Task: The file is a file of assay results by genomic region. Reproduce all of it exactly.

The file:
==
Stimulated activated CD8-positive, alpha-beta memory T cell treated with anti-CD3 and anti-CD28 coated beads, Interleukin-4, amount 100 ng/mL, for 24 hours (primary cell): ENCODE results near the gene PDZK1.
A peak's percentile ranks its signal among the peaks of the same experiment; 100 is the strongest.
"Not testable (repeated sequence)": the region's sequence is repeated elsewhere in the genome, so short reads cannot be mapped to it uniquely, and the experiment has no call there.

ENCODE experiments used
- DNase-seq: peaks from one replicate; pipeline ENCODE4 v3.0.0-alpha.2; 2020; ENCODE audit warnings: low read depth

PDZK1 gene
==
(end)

Stimulated activated CD8-positive, alpha-beta memory T cell treated with anti-CD3 and anti-CD28 coated beads, Interleukin-4, amount 100 ng/mL, for 24 hours (primary cell): ENCODE results near the gene PDZK1.
A peak's percentile ranks its signal among the peaks of the same experiment; 100 is the strongest.
"Not testable (repeated sequence)": the region's sequence is repeated elsewhere in the genome, so short reads cannot be mapped to it uniquely, and the experiment has no call there.

ENCODE experiments used
- DNase-seq: peaks from one replicate; pipeline ENCODE4 v3.0.0-alpha.2; 2020; ENCODE audit warnings: low read depth

PDZK1 gene